Threads of Influence is the detailed excavation and mapping of one life, that of Tom Morin, graphic designer to corporate America for over 40 years. In this book, he assembles the defining moments and influences of his life
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in design to produce a lush visual landscape, a world flourishing with both personal and professional remembrances and peopled by family, teachers, clients, corporations, and contemporaries.
His story begins with relatives migrating from France, England, Ireland, and the American Midwest to settle in Fulton, New York, where Tom was born
in February of 1944. His extended family includes business entrepreneurs, inventors, architects, artists, ranchers, musicians, teachers, ministers, lumbermen, an antique dealer, and one vaudeville silent movie projectionist.
Tom’s family moved to Rochester, New York, in 1954. During his youth, Tom found school difficult, but his interest in art came easy. Classes at the University of Rochester’s Memorial Art Gallery and his father’s architectural designs and constructions were his initial inspiration. But it was while summering on an aunt and uncle’s sheep ranch in St. Helena, California, as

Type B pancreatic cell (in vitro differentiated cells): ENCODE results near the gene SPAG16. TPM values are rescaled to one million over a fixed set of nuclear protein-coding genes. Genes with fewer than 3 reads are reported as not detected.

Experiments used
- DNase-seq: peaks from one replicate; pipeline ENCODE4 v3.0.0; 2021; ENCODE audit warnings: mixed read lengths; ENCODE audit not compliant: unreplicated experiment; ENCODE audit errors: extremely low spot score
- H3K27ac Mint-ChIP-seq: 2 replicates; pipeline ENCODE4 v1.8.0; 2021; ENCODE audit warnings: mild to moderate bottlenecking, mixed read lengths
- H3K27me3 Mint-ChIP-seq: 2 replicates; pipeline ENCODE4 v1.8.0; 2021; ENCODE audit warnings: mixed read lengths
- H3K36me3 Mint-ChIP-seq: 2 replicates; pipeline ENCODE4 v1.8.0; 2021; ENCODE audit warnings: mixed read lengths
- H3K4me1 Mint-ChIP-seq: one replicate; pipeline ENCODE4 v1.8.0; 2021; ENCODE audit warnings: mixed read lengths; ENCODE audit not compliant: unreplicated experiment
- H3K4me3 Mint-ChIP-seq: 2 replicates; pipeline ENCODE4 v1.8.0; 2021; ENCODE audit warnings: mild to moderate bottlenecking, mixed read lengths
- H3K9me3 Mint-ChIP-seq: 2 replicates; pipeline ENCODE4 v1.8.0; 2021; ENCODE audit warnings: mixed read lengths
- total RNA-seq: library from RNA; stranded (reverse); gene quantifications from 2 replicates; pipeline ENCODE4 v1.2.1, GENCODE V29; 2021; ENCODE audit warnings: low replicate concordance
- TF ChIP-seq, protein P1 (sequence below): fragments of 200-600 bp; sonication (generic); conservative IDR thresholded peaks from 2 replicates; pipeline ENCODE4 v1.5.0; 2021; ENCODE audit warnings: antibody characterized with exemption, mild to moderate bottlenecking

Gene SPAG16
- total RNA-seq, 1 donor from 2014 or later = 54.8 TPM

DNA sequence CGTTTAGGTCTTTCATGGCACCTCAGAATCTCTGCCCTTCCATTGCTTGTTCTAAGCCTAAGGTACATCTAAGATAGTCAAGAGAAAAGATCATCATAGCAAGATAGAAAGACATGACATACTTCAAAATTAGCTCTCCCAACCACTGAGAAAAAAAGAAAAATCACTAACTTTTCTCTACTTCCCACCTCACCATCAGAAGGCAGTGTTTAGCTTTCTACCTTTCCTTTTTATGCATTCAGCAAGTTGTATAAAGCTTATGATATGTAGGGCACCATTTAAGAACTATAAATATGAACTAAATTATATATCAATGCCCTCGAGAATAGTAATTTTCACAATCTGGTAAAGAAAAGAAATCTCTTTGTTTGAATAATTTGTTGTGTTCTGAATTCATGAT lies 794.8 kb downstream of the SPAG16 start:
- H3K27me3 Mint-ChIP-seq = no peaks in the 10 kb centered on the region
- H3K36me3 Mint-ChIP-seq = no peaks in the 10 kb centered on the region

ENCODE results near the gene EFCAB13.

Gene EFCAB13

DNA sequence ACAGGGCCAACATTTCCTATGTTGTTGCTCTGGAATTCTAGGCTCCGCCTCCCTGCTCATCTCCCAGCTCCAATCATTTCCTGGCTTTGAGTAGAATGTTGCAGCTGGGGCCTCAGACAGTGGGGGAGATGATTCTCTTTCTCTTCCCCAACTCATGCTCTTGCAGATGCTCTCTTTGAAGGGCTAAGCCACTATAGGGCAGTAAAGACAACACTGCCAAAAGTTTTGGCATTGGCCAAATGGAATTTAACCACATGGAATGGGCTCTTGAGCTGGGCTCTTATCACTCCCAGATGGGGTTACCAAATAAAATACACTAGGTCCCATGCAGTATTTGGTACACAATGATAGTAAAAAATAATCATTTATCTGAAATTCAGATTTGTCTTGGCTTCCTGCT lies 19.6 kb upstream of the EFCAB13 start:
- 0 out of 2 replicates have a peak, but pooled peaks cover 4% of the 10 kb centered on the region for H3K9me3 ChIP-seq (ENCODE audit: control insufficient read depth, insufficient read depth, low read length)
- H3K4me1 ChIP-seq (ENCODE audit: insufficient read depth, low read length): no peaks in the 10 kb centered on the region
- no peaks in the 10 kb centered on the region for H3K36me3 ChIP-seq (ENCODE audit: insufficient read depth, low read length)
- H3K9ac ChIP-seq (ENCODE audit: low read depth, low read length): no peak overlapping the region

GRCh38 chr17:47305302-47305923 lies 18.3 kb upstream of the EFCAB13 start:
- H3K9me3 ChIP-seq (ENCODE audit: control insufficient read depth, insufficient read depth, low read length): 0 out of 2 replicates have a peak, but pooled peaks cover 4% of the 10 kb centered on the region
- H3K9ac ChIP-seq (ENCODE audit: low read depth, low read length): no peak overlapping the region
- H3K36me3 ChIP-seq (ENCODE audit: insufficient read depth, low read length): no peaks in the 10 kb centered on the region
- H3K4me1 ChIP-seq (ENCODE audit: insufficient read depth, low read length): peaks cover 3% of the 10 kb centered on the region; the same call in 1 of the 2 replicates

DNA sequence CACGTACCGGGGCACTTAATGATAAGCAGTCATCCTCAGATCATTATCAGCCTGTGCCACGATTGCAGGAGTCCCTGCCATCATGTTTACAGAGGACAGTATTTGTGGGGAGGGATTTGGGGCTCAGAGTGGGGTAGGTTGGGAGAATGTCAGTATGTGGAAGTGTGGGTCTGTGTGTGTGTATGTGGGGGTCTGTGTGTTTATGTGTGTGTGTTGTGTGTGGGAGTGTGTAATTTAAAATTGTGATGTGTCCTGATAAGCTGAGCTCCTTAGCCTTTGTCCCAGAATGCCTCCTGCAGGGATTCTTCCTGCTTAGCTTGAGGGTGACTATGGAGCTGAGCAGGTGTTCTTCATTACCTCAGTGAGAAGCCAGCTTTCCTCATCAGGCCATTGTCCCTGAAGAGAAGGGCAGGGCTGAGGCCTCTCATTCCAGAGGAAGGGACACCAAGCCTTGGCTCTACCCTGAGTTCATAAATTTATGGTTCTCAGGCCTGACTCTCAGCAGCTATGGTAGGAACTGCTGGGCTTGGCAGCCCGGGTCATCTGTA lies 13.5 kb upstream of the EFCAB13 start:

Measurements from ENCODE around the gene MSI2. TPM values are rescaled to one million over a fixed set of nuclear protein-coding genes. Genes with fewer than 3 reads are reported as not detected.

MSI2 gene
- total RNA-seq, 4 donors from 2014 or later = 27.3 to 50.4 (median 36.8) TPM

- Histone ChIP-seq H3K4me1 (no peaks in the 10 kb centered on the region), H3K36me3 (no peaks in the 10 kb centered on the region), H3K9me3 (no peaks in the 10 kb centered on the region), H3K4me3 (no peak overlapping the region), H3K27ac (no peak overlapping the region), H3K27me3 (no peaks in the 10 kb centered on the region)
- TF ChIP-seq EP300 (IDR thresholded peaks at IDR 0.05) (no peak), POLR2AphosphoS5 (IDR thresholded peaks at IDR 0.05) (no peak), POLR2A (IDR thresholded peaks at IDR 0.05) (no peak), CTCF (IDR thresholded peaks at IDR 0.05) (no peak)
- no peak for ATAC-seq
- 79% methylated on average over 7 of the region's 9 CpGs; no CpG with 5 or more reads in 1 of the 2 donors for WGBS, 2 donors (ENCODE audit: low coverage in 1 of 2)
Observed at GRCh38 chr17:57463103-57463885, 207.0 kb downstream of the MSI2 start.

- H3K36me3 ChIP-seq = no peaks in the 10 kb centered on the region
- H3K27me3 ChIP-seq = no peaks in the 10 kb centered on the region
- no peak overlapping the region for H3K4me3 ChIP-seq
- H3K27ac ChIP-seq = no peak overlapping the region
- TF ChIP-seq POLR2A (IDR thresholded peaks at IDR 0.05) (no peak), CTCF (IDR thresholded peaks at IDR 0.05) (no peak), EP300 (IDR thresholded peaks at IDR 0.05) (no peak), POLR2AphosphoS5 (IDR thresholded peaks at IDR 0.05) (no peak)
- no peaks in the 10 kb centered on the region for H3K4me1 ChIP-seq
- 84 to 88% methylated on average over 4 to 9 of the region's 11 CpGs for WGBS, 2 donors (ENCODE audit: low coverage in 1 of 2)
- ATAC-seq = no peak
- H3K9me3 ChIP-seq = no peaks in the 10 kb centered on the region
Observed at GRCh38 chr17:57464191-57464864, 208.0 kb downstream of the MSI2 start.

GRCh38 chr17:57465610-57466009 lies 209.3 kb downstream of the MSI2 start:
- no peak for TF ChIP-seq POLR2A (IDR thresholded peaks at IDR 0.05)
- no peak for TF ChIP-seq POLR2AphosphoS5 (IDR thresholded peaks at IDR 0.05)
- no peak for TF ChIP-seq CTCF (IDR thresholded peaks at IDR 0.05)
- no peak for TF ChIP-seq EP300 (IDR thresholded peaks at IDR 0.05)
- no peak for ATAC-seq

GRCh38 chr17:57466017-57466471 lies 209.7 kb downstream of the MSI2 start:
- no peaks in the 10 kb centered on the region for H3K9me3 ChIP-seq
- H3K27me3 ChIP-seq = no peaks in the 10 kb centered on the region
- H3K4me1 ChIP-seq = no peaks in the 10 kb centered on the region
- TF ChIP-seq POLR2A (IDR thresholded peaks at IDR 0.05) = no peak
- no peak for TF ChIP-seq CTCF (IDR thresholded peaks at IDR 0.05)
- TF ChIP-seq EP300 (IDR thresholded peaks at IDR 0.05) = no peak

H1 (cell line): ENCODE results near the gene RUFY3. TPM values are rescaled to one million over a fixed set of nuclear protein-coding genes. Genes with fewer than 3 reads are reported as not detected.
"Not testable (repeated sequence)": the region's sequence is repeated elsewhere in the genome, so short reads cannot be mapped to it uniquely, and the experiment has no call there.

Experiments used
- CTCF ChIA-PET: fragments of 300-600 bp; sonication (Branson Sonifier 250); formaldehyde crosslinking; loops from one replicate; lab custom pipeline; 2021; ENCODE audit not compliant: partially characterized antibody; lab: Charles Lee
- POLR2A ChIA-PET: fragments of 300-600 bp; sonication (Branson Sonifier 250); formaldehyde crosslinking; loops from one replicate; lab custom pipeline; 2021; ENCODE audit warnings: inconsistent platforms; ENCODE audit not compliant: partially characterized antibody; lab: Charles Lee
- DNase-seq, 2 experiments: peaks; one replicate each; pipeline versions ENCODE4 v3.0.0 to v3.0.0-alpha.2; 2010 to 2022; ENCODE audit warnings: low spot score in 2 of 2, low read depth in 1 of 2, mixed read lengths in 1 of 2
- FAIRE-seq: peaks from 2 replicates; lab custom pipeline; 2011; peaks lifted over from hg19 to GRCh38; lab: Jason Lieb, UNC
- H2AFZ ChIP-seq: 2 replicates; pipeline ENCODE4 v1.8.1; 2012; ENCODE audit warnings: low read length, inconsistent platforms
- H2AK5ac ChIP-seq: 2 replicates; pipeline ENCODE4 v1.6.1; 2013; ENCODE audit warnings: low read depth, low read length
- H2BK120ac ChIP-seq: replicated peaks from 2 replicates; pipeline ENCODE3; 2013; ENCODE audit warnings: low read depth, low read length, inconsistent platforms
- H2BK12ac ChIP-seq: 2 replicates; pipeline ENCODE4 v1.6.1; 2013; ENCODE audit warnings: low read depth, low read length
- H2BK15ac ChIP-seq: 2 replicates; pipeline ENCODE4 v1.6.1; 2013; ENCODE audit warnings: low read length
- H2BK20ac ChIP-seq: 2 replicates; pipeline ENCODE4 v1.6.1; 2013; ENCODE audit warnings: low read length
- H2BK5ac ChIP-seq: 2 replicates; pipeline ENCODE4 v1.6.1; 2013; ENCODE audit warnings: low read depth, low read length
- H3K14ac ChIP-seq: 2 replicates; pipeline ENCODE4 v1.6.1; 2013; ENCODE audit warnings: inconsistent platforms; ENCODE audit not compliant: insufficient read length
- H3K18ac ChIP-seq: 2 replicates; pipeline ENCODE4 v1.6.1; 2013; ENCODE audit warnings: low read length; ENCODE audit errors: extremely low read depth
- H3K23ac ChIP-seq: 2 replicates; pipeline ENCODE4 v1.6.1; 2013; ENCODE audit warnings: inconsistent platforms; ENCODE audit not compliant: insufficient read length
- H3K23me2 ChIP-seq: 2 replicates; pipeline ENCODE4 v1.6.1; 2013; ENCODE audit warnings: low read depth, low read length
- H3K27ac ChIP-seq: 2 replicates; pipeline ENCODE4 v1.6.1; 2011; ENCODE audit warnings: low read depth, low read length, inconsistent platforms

a young teen that he was introduced to “Uncle Rudolph,” a family friend
and founder of the esteemed Rudolph Schaeffer School of Design in San Francisco. His new uncle promptly offered Tom a Schaeffer School scholarship, whenever the lad was ready to attend.
Tom barely graduated from high school in 1962, but was accepted at Syracuse University as a “risk” student. There he studied advertising design with the Bauhaus-trained Dr. M. Peter Piening. Piening was “by far the most influential thread in my tapestry,” says Morin. Four years under Piening’s expert and gracious eye led to a semester at the Den Grafiske Højskoles (Graphic College of Denmark) in Copenhagen, a sojourn that marked Tom’s pivotal shift from advertising to graphic design.
A summer internship at the Xerox Corporate Design Center, managed by Jack Hough, led to Tom’s being accepted into Yale University’s graphic design program in the fall of 1966. Two years of studying under Alvin Eisenman, Paul Rand, Herbert Matter, Bradbury Thompson, Norman Ives,
and Walker Evans cemented his direction.